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What About Listening?

What About Listening?

Teresa M. Nichols

Interpersonal Communications

Central Lakes College

Jan Stumbo, Faculty

October 3, 2011

In the movie What About Bob? (Oz, 1991) the main characters are Dr. Leo Marvin, a psychiatrist, and Bob Wiley, the patient. The doctor’s family is the supporting cast. Just as many people do, Dr. Marvin and Bob each have their own dominate personal listening styles (Adler & Rodman, 2009). Dr. Marvin’s is time-oriented (Adler & Rodman, 2009), and Bob’s is people-oriented (Adler & Rodman, 2009).  Their difference in style presents a very interesting series of events in the course of just a few days, while vacationing in Lake Winnipesaukee.

The events all began with Dr. Marvin’s phone conversation with Dr. Carswell, who wanted him to take a patient of his. Dr. Carswell intentionally did not verbalize why he was closing his practice and taking time off. If Dr. Marvin had listened mindfully (Adler & Rodman, 2009) to Dr. Carswell, he could have heard the subtle message through his choice of words that he knew exactly what he was doing. Dr. Marvin was listening insensitively (Adler & Rodman, 2009) and missed the hidden message that Dr. Carswell was moving because of this one particular patient, Bob Wiley. Dr. Carswell used Dr. Marvin’s ego against him with praises of what a great psychiatrist he was (Oz, 1991).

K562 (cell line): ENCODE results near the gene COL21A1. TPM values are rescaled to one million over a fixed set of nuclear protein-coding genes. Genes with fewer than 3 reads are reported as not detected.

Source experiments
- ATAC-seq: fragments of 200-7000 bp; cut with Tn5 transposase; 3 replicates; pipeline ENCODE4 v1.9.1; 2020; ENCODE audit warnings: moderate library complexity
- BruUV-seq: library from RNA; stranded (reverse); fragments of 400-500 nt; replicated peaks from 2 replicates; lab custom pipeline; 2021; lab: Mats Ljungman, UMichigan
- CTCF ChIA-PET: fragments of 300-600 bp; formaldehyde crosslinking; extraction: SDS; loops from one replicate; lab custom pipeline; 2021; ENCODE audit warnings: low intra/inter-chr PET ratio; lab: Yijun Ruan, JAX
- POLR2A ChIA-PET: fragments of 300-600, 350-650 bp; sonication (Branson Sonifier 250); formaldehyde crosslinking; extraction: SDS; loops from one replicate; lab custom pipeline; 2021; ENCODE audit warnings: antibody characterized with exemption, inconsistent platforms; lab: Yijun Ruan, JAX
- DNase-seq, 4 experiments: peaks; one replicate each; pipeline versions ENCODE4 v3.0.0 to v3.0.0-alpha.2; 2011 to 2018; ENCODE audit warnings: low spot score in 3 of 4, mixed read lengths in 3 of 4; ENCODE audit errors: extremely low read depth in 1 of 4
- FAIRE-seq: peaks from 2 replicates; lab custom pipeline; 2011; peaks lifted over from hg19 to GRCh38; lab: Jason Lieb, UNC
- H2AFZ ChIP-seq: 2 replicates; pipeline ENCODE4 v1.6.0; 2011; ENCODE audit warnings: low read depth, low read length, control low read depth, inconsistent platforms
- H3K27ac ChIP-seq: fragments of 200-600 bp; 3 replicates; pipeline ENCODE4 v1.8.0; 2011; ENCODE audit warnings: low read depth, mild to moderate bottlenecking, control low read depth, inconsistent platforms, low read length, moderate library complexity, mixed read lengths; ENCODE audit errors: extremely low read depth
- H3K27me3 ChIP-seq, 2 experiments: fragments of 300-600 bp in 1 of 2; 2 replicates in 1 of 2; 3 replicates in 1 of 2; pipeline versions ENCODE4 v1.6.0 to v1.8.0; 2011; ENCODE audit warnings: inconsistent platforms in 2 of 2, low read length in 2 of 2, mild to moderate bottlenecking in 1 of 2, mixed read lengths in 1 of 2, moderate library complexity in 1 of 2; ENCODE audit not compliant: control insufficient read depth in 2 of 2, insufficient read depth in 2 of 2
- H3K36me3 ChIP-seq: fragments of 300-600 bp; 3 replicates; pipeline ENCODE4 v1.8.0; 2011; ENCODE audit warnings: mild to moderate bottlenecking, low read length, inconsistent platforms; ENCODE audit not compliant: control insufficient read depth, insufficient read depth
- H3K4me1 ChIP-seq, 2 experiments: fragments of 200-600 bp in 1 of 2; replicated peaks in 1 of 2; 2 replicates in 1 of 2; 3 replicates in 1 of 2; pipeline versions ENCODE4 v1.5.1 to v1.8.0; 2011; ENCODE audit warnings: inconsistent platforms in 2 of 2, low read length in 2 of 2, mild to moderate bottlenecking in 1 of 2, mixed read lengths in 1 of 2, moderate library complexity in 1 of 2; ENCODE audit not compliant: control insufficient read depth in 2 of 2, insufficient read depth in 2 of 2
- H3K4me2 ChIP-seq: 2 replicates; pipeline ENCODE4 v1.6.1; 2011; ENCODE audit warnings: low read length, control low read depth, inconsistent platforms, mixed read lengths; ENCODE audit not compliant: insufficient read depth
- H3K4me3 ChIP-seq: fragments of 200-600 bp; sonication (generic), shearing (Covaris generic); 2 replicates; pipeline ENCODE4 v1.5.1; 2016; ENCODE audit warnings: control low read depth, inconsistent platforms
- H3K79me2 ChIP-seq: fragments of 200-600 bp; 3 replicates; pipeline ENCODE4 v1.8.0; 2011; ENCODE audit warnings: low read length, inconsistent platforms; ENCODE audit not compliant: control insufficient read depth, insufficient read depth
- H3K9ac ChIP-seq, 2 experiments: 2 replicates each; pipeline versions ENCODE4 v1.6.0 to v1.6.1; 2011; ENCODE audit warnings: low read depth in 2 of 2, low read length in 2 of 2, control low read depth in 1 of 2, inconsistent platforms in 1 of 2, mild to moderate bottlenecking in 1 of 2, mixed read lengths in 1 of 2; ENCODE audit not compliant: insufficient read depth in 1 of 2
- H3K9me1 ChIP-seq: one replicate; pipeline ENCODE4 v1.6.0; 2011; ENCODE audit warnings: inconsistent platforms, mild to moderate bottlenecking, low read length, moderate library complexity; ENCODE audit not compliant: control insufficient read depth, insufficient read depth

Dr. Marvin and Siggy, his son, are on their way out to the boat dock to teach Siggy how to dive.  Dr. Marvin is stage hogging (Adler & Rodman, 2009) as well as exhibiting the time-oriented personal listening style (Adler & Rodman, 2009). Dr. Marvin is going on and on about the things he needs to do, and then tells him how he is taking time out of his busy schedule to teach him how to dive. Siggy’s dad asks a couple of counterfeit questions (Adler & Rodman, 2009) and Siggy responds with sarcasm (Adler & Rodman, 2009), because he is using defensive listening (Adler & Rodman, 2009). The father-son moment ends badly with both feeling as though they were unheard.

While Dr. Marvin and his family are in the town store, the children begin counterfeit questioning (Adler & Rodman, 2009), expressing their unhappiness of mixing vacation with dad’s work. Then, at the counter, Dr. Marvin talks at rather than with the clerk, known as stage hogging (Adler & Rodman, 2009). It is obvious the store clerk is pseudo-listening (Adler & Rodman, 2009).

Anna (Dr. Marvin’s daughter), on her way to the town dock to go sailing with friends, picks up Bob on the side of the road. They easily engage in conversation in the car and use the people-oriented listening style (Adler & Rodman, 2009) as they ask and respond to one another’s questions. Neither is being critical or prejudging as they ask sincere questions and use feedback to confirm their understanding.